S1 Table. Whole-genome prioritization list.
Prioritized list of D. Dictyostelium genes with the associated empirical P-values and the aggregated prioritization scores as estimated by Collage.
S2 Table. Gene prioritization list for a subset of genes from the DictyBase available in the Dicty Stock Center.
Prioritized list of D. Dictyostelium genes with the associated empirical P-values and the aggregated prioritization scores as estimated by Collage. This is the sublist of S1 Table, where only genes that were available in the Dicty Stock Center for direct testing are included.
S3 Table. The impact of modeling circumstantial data on the overall D. discoideum bacterial response gene prioritization.
The table lists the top-30 candidate genes obtained by prioritization by data fusion of 14, 7, 4, 3 and 2 data sets from the data fusion graphs in S3 Fig. Genes in bold are the ones selected for the experimental study.
S4 Table. Summary of data sets considered for bacterial response gene prioritization in D. discoideum.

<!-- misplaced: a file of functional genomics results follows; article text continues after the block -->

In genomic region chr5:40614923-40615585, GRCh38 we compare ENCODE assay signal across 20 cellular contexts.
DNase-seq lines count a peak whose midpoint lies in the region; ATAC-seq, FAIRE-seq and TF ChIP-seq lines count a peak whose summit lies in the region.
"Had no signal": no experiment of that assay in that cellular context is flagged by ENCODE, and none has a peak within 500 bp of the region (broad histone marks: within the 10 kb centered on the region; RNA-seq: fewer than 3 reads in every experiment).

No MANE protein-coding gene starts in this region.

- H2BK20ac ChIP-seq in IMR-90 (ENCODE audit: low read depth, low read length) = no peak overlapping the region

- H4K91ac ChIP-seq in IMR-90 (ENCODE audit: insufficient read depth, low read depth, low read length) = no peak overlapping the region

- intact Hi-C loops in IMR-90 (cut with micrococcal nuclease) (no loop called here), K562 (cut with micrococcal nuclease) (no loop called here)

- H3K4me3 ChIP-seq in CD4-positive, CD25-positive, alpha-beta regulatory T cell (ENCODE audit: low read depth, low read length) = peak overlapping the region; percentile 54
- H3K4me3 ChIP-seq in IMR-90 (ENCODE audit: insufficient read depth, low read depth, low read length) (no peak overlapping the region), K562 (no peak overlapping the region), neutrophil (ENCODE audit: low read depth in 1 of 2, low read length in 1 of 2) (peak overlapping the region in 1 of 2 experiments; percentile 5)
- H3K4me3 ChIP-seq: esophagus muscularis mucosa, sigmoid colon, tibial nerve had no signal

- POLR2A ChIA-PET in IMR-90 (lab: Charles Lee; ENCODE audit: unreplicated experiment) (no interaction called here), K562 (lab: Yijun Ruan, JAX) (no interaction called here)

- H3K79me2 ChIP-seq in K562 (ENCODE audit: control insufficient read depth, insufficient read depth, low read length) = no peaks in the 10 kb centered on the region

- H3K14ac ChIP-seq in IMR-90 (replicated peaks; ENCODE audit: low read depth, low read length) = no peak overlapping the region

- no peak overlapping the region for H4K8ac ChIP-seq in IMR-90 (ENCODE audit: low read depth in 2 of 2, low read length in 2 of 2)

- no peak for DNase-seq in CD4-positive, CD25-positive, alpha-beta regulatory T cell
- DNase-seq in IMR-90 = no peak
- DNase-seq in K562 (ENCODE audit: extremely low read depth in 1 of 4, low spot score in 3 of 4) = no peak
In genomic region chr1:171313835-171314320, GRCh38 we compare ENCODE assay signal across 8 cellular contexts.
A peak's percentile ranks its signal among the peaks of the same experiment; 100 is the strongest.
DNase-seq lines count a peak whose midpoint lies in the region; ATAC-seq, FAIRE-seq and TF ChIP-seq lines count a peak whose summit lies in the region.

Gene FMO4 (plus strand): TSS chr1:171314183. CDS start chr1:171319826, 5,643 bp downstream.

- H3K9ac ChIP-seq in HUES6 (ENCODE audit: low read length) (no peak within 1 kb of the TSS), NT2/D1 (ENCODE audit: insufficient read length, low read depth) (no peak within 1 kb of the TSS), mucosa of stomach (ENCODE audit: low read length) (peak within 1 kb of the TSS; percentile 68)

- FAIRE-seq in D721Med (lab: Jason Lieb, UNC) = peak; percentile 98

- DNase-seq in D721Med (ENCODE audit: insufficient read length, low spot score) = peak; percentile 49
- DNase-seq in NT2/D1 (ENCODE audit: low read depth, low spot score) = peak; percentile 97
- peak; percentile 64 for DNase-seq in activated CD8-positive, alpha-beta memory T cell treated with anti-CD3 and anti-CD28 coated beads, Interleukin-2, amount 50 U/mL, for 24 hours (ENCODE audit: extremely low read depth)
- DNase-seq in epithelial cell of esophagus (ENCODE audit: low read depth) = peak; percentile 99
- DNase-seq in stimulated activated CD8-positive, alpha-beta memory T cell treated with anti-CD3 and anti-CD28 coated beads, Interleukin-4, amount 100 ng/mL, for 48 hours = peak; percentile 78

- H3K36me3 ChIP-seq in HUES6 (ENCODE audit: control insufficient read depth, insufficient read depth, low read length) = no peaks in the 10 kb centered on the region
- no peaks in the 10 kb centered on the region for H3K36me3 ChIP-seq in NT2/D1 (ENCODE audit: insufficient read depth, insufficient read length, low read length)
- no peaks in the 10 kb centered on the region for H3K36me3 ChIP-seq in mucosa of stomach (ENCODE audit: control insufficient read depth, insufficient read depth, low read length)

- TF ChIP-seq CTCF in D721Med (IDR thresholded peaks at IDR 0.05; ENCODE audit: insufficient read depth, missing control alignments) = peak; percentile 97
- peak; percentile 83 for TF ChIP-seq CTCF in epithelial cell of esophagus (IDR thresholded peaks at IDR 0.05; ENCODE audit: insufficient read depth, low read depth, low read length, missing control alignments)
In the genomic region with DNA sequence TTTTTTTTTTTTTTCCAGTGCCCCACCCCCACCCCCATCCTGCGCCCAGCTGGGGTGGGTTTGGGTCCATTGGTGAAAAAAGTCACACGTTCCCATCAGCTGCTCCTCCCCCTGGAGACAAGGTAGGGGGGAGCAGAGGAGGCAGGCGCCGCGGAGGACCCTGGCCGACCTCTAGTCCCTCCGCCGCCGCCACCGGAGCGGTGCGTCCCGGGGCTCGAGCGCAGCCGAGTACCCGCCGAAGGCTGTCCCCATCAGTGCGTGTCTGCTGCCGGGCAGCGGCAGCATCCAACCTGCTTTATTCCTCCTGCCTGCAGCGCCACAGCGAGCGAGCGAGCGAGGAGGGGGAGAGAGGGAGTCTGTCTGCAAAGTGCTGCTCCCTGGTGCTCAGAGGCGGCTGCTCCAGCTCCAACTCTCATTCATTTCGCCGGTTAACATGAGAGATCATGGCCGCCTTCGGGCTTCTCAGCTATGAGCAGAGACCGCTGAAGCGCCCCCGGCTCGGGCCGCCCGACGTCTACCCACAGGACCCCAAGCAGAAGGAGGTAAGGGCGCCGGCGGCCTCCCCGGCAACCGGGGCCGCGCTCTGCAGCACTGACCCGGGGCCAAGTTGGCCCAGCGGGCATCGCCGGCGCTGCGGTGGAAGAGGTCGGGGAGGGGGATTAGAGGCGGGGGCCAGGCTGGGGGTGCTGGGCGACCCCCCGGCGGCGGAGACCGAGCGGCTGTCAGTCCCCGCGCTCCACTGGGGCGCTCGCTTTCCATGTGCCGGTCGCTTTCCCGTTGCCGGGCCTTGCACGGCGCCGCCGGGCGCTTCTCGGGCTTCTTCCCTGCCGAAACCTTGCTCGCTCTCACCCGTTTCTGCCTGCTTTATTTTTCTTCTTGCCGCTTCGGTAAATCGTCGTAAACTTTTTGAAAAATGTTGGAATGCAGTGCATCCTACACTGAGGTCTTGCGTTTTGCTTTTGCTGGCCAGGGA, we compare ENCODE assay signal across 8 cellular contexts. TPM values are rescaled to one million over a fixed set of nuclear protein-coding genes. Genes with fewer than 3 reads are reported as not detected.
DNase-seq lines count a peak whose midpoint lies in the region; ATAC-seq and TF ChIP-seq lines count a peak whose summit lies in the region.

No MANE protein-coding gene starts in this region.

The notation of the data sets (“Data matrix” column) is the same as in the data fusion graph (Fig 2). All relation data matrices were normalized before data analysis such that the Frobenius norm of every row profile was equal to 1. This type of data normalization was also considered in our previous studies with collective matrix factorization. Preprocessed data sets are provided with the project related code and are available from GitHub repository (http://github.com/marinkaz/collage).
Conceived and designed the experiments: MŽ GS BZ. Performed the experiments: EAN CD. Analyzed the data: MŽ. Contributed reagents/materials/analysis tools: CD. Wrote the paper: MŽ EAN GS AK BZ.